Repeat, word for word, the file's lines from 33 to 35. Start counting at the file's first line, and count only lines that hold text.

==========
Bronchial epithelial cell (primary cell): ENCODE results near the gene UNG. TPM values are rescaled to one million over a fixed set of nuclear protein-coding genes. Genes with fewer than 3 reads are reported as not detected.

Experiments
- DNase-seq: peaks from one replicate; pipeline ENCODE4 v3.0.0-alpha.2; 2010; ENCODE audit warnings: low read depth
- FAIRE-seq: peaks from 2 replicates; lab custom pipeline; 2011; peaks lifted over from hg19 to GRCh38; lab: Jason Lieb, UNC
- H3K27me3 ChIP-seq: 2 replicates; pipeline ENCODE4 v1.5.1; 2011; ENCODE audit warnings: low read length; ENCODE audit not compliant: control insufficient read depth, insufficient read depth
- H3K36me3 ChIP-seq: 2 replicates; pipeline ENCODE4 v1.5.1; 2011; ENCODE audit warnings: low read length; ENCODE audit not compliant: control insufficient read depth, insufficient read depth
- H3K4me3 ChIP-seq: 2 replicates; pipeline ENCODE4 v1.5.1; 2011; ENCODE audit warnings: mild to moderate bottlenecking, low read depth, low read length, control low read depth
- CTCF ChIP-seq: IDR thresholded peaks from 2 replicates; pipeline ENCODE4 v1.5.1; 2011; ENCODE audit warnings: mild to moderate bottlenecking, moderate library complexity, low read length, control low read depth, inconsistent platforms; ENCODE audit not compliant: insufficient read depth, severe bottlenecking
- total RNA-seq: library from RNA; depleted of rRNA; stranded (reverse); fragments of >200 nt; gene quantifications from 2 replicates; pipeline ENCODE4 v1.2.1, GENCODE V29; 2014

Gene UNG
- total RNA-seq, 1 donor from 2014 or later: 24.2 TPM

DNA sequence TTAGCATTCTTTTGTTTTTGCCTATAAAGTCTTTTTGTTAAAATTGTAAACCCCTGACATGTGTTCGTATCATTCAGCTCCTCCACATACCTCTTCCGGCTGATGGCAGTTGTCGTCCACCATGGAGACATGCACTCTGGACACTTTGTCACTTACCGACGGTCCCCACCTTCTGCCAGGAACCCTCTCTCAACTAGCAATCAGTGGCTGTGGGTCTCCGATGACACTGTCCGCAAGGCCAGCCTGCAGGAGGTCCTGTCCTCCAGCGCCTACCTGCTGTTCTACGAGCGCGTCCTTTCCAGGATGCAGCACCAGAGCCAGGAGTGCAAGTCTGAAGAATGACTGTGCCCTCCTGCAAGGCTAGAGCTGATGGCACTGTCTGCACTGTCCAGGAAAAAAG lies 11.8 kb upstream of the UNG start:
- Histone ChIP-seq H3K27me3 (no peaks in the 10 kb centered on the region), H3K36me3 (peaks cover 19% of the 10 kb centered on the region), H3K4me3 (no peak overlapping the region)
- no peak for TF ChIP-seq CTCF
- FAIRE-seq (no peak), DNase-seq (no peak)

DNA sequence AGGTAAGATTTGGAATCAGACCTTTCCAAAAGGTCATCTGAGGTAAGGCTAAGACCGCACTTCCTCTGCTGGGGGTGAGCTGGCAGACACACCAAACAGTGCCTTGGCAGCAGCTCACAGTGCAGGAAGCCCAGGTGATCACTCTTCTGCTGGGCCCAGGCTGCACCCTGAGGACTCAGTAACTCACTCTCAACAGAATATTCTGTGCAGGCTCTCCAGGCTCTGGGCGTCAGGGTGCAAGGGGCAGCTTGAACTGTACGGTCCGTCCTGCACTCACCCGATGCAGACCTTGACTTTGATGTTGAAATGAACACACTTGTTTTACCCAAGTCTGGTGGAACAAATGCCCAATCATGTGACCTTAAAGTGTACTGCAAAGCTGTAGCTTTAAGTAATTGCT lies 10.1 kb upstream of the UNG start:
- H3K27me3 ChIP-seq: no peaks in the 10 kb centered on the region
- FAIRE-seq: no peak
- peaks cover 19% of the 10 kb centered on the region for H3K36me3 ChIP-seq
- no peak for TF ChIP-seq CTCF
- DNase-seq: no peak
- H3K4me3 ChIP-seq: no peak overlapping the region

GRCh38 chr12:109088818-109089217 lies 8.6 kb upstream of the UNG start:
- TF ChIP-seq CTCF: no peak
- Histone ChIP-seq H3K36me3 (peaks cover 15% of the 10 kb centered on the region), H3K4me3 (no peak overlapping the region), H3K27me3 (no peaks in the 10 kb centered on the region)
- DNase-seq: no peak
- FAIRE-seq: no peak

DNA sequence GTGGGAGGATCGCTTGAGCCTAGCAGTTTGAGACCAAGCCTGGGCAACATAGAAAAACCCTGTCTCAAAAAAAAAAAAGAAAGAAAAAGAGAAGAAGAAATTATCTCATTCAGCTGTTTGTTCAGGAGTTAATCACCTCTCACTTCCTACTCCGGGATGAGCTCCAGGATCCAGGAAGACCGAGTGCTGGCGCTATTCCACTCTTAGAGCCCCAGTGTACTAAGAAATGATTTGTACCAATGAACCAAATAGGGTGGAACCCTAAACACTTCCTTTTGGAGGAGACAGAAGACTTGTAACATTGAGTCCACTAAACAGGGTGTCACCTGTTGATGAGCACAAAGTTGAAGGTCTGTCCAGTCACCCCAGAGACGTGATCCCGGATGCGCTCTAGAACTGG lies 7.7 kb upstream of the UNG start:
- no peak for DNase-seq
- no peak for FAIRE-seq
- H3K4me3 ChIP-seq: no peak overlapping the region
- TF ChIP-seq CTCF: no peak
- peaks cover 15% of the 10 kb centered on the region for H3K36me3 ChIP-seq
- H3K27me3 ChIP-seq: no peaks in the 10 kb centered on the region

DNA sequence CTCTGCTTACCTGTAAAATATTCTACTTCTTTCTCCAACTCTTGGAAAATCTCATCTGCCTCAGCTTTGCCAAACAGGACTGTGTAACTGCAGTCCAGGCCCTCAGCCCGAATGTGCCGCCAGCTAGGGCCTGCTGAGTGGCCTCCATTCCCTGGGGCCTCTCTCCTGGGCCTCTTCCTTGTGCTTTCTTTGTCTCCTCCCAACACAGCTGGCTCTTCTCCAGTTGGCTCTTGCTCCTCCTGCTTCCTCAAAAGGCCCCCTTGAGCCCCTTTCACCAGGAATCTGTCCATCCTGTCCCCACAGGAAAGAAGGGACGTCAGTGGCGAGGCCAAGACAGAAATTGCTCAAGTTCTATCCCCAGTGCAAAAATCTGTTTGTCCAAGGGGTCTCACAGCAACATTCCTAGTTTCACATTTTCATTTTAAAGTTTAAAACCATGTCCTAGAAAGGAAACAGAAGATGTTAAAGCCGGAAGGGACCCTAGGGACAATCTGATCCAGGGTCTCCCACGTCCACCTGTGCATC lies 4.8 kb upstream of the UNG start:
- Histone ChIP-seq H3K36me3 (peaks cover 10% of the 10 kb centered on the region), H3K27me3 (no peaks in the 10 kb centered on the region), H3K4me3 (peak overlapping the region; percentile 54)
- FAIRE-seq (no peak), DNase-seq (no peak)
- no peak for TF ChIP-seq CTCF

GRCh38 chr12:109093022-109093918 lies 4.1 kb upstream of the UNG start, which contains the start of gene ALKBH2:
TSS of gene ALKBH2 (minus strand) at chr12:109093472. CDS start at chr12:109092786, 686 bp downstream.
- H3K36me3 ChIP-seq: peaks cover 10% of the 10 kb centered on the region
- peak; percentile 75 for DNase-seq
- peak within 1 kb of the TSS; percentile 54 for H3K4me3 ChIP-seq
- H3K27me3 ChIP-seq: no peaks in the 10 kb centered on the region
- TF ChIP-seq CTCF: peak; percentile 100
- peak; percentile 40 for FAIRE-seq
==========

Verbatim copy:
- peaks cover 15% of the 10 kb centered on the region for H3K36me3 ChIP-seq
- H3K27me3 ChIP-seq: no peaks in the 10 kb centered on the region

DNA sequence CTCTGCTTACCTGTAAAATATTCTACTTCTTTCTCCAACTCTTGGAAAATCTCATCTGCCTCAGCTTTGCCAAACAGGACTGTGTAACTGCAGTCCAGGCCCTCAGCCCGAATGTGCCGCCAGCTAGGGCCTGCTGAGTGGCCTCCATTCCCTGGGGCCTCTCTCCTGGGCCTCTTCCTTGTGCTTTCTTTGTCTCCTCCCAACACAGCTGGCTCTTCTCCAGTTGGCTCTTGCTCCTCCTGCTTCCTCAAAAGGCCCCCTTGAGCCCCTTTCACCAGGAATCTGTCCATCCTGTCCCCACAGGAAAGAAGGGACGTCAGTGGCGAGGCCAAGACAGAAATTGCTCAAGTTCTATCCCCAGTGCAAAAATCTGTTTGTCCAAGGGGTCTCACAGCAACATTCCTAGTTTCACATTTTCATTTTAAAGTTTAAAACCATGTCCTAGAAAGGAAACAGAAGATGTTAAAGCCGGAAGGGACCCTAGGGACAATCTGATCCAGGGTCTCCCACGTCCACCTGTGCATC lies 4.8 kb upstream of the UNG start: